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CBD Misconceptions and How It Actually Works

CBD has become a wildly popular ingredient in health products and in the skin care world as of lately. If you look carefully, it’s everywhere: in sunscreens, masks, lip balms, moisturizers, and more. The question we find ourselves asking is: Should we really be applying this on our skin?

First, let’s clear up what CBD is and how it works. Cannabidiol (CBD) is an active ingredient in the cannabis plant, according to Harvard Health Publishing. CBD can be derived from either medical marijuana or hemp. It’s important to note that CBD doesn’t have psychoactive effects. 

Experts attribute the popularity of CBD to its “do anything” reputation. In fact, many people turn to CBD in the hope of treating various ailments, including anxiety, insomnia, pain conditions, and now skin problems. Dermatologists agree that CBD has the potential to ease inflammation, balance oil production, soothe eczema, and more. 


How CBD Works

 

The human body has what is called an “endocannabinoid system” found throughout our body. Its primary function is to create bodily balance, or homeostasis, affecting things such as mood, sleep quality, and skin function. What this means is that your body produces its own version of CBD as well. As a phytocannabinoid, cannabis-derived CBD can bind to certain receptors in the brain and to other various areas of the body as well. Most namely our skin, which has its own endocannabinoid system, complete with cannabinoid receptors. So theoretically, when you apply CBD onto your skin, it interacts with those receptors in order to create homeostasis.



Popular Myths About CBD

 

Myth: It’s better to ingest CBD.

Fact: Taking an oral CBD supplement or tincture will travel throughout your body via the bloodstream; however, this won’t necessarily help your skin. If you’re using cannabidiol as a skin treatment, it’s better to apply it topically. Applying the product this way will provide localized and potentially long-term relief since CBD can penetrate and accumulate in the skin’s upper layers.

Myth: There’s no clinical research about CBD.

Fact: A report by the World Health Organization stated that CBD has “been demonstrated as an effective treatment for epilepsy.” The WHO also found the extract showed preliminary evidence for effectively helping those with cancer, Alzheimer’s, Parkinson’s, psychosis, multiple sclerosis, and diabetes.

Myth: CBD works the same for everyone.

Fact: Many factors play into how CBD will affect you. Your state of health, genetics, metabolism, and other bodily functions can alter the cannabinoid. Your body’s endocannabinoid system can also change how the compound reacts. Plus, not all CBD products are created equal. Products can be infused using the full-spectrum CBD or just CBD isolate. These all produce varying strengths and work differently. Skincare products also contain a list of other ingredients that can affect how CBD actually works.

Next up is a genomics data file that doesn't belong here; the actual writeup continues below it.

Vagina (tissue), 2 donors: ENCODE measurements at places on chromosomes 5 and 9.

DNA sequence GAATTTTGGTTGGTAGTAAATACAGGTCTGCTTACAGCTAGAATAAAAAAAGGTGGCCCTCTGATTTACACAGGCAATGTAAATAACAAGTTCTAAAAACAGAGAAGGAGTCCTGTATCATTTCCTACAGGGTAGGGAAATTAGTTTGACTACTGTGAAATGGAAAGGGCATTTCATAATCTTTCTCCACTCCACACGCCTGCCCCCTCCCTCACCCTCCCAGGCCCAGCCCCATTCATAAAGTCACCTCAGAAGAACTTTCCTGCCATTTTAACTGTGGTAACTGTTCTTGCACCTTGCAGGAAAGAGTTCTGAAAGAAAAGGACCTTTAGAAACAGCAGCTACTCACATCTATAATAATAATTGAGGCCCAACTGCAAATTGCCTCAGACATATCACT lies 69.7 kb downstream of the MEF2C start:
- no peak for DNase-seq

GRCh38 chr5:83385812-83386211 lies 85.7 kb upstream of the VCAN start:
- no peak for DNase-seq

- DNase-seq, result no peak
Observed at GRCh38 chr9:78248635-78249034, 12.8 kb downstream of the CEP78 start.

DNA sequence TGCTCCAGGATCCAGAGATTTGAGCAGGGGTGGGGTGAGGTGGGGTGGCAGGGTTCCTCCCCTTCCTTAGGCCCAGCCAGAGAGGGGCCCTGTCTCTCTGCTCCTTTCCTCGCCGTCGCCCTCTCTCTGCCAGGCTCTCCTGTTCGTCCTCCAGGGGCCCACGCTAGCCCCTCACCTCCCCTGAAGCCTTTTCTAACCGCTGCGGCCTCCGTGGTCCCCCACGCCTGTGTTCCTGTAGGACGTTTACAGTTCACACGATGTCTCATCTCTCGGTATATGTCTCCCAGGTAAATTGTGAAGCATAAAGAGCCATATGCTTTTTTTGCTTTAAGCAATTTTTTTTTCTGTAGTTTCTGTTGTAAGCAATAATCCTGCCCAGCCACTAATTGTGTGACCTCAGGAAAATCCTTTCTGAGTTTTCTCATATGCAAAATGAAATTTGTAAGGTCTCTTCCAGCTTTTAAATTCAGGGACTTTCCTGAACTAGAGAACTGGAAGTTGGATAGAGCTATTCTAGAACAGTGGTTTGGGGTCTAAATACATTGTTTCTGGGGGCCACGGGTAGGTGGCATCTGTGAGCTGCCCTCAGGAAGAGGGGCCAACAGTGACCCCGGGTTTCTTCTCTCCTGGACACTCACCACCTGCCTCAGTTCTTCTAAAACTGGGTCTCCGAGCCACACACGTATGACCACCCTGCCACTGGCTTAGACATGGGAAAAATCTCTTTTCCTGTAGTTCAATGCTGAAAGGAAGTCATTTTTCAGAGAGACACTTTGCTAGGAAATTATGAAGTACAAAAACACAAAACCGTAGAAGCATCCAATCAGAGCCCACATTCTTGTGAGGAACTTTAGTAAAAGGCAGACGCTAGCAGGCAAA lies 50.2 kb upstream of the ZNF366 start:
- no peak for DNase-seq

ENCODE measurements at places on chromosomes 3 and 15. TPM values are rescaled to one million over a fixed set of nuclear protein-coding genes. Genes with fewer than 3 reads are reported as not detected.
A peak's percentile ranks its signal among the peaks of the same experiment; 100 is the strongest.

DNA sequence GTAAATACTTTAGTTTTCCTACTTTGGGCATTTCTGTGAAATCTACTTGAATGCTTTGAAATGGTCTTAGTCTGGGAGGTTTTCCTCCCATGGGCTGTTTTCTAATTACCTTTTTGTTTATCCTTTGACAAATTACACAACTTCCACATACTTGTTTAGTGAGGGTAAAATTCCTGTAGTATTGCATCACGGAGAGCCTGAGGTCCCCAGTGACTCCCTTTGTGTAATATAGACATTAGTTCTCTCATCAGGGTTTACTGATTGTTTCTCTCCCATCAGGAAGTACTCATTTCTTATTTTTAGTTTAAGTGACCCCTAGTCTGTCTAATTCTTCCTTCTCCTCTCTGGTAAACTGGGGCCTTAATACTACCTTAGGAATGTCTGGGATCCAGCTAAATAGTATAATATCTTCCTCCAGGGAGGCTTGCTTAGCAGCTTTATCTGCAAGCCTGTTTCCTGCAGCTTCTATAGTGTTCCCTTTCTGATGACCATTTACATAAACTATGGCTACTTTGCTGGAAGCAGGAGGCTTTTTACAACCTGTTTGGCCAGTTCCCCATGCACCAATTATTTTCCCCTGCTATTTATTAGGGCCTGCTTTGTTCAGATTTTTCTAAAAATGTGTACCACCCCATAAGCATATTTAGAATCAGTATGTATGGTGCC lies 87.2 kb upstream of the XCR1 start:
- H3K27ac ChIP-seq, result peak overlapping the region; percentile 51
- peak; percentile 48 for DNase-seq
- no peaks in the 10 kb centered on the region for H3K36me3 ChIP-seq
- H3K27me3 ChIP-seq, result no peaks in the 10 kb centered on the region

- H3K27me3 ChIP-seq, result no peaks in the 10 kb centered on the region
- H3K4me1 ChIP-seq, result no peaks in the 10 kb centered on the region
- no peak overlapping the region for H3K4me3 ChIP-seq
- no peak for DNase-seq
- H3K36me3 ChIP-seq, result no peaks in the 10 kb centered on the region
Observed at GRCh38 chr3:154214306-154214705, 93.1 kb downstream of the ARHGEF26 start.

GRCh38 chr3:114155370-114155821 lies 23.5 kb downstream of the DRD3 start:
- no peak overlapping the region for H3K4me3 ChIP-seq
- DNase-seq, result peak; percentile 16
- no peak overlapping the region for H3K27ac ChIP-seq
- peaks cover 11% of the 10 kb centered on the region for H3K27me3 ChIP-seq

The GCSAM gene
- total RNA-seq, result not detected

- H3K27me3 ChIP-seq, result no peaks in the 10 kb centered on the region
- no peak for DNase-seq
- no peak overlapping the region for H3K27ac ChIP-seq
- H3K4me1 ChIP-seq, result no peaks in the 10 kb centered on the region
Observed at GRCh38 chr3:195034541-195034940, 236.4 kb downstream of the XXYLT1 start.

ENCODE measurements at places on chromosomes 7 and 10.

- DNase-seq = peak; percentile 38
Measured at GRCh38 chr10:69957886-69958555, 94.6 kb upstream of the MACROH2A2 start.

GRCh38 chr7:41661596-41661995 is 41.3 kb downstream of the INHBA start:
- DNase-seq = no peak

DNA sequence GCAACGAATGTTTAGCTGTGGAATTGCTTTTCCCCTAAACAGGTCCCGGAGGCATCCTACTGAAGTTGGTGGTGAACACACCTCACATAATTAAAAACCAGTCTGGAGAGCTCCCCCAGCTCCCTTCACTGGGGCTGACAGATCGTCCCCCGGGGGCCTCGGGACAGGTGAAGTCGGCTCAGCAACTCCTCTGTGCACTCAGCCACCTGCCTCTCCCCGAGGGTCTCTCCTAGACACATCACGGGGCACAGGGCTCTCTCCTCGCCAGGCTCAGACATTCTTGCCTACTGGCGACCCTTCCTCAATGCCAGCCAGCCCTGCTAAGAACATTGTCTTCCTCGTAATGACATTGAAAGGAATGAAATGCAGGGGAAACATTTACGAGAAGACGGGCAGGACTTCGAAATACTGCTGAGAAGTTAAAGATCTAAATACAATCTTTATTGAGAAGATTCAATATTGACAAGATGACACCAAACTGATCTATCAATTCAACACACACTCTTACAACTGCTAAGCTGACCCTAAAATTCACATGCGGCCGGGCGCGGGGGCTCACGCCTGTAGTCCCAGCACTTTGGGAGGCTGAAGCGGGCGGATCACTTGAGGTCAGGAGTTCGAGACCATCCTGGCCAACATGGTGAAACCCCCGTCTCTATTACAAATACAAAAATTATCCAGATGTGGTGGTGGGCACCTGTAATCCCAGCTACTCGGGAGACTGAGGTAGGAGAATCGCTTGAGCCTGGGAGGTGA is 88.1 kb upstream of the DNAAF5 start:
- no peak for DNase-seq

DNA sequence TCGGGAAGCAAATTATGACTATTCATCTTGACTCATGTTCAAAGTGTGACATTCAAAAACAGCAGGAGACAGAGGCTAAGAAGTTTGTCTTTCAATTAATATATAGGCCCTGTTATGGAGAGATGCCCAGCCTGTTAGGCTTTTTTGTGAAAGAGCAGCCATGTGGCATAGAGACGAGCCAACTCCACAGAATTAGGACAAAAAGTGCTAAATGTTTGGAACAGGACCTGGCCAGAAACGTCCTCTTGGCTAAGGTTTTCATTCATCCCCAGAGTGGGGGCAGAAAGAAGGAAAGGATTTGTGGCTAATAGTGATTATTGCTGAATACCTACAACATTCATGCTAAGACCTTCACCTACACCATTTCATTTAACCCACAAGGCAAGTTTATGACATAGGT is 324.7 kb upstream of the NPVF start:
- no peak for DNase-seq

Myth: CBD can’t help me with specific skin issues.

Fact: Initial research suggests CBD extract and skincare products may help with inflammation, mild to severe acne, signs of aging, dry skin, and pain relief.




Does CBD Skin Care Deserve the Hype?

According to dermatologists and cosmetic chemists, CBD skin care is worthy of some of the attention it’s garnered. Dr. Aanand Geria, a board-certified dermatologist with Geria Dermatology, states that studies that have been conducted so far “show that CBD might normalize keratinization—meaning pores are less likely to be clogged—possibly lead to fewer wrinkles, and [has] anti-inflammatory activity.”

 

“It has been studied as a treatment for a variety of skin issues including eczema, psoriasis, and even acne,” adds board-certified dermatologist Dr. Joshua Zeichner. “It has calming and hydrating effects, and there is some data to suggest that it may inhibit oil production.”

 

This is all impressive, if not unique. “Plant healing is not new; it is ancestral,” as Dillon says. Or, in more scientific terms, “A great number of effective and commonly used pharmaceuticals, like aspirin and its analog, salicylic acid, have their roots in botanical sources,” says Dobos. CBD is just one of many effective, plant-based skin-care solutions—a miracle of nature.

 

For now, know that CBD products are safe in general, and early research suggests that they may make a difference in how your skin looks and feels. Just don’t count on it as a cure-all for any skin condition. In other words, talk to your dermatologist before replacing products they have recommended with ones containing CBD, and don’t treat any new skin conditions with CBD products until you speak to your dermatologist. If you’re interested in venturing into CBD skin care, do your homework and some research on what you’re looking for. And don’t be afraid to test some things out! Enjoy your journey into the world of CBD.

 

 

If you want to turn your daily skincare into a self-care ritual, explore our product line at She Biology today!

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